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Tagmemics is a linguistic theory developed by Kenneth L. Pike in his book Language in Relation to a Unified Theory of the Structure of Human Behavior, 3 vol. (1954–1960). It was primarily designed to assist linguists to efficiently extract coherent descriptions out of corpora of field work data. Tagmemics is particularly associated with the Summer Institute of Linguistics, an association of missionary linguists devoted largely to Bible translations, of which Pike was one of the earliest members.

Tagmemics makes the kind of distinction made between phone and phoneme in phonology and phonetics at higher levels of linguistic analysis (grammatical and semantic); for instance, contextually conditioned synonyms are considered different instances of a single tagmeme, as sounds which are (in a given language) contextually conditioned are allophones of a single phoneme. The emic and etic distinction can also be applied in other social sciences.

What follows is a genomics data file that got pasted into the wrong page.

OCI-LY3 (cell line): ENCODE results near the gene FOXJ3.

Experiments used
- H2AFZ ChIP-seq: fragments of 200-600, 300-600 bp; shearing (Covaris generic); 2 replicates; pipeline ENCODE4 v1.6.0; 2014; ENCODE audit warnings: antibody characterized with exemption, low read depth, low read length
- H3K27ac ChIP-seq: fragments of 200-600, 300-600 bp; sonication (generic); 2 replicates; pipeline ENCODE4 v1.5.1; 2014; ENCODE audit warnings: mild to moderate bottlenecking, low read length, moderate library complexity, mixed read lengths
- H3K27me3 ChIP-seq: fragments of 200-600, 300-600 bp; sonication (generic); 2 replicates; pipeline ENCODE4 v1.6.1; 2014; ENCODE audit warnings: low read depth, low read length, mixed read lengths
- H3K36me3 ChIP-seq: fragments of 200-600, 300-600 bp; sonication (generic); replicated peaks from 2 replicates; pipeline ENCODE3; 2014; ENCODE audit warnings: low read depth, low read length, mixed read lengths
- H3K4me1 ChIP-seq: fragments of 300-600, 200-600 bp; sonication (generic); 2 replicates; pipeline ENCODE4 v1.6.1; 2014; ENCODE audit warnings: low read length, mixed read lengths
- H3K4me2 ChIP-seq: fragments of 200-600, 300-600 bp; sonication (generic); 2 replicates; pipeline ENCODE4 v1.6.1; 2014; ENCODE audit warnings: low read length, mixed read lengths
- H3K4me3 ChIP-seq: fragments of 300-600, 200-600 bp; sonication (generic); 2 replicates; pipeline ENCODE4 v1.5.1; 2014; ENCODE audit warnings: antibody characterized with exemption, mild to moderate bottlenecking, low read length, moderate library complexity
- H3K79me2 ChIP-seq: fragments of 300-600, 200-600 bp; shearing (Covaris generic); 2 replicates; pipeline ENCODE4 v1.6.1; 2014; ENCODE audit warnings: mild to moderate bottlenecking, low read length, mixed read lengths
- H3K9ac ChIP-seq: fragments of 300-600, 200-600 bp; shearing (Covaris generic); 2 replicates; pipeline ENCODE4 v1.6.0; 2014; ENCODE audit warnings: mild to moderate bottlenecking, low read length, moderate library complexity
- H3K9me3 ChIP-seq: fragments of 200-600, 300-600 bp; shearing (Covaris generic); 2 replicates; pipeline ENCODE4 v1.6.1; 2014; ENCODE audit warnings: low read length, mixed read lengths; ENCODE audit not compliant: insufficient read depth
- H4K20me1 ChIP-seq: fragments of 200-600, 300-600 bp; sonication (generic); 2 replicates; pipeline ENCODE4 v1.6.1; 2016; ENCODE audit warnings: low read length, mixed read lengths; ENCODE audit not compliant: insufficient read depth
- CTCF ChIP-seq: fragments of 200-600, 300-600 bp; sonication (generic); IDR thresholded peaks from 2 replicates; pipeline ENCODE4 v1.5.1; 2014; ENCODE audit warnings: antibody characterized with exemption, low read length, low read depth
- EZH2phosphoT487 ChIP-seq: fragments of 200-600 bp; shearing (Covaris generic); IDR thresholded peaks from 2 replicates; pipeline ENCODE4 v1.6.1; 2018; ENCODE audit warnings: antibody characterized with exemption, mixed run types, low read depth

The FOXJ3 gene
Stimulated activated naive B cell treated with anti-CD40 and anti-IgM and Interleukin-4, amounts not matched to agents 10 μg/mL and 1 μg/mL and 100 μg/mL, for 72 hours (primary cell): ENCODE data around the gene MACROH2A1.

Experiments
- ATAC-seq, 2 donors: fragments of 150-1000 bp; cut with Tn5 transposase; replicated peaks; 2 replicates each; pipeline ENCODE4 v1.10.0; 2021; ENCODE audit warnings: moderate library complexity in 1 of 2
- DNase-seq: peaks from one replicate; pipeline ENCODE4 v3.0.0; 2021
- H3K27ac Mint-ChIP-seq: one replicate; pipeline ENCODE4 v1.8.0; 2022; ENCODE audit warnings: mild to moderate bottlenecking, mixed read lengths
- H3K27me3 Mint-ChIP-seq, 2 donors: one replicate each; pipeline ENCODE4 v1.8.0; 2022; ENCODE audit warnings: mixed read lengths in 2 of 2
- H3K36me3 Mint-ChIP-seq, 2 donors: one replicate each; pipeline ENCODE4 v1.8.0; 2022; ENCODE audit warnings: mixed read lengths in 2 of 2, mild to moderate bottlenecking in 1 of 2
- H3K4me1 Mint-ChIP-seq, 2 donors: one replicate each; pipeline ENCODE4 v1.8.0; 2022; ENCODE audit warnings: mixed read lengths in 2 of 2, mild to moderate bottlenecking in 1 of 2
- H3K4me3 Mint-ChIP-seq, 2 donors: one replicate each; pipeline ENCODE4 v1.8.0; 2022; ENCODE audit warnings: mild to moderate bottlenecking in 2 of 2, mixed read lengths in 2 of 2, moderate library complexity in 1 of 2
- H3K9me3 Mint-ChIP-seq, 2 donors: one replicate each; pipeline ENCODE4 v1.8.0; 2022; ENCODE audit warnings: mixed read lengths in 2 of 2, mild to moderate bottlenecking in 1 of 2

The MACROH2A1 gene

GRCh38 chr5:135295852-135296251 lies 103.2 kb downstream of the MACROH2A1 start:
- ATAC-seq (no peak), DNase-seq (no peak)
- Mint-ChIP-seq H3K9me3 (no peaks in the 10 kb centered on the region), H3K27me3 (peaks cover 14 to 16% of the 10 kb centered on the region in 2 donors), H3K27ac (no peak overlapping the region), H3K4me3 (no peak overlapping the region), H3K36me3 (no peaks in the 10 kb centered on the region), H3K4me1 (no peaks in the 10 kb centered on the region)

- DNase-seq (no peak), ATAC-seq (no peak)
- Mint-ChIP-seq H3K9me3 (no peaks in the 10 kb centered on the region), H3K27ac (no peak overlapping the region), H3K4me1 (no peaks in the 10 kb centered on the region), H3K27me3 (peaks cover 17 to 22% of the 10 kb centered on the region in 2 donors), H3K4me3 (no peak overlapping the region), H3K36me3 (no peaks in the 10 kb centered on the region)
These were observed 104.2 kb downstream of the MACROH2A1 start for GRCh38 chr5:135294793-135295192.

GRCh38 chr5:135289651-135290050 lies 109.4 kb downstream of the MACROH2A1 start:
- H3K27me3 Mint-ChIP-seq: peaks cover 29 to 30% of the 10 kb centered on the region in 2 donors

• Cook, Walter A. 1969. Introduction to tagmemic analysis. Volume 3 in Transatlantic Series in Linguistics. New York: Holt, Rinehart and Winston.
  • Longacre, Robert E. 1965. "Some fundamental insights of tagmemics". In Language 41, pp. 65-76
  • Pike, Kenneth L. 1967. Language in relation to a unified theory of the structure of human behavior. Vol. 32 in Janua Linguarum, Series Maior. The Hague: Mouton.
  • ———. 1982. Linguistic concepts: An introduction to tagmemics. Lincoln, Nebraska: University of Nebraska Press. ISBN 0-8032-3664-6.
  • Trask, R. L. 1993. A Dictionary of Grammatical Terms in Linguistics. London / New York: Routledge. ISBN 0-415-07809-1 / ISBN 0-415-07810-5.
  • Waterhouse, Viola G. 1974. The history and development of tagmemics. Vol. 16 in Janua Linguarum, Series Critica. The Hague: Mouton.

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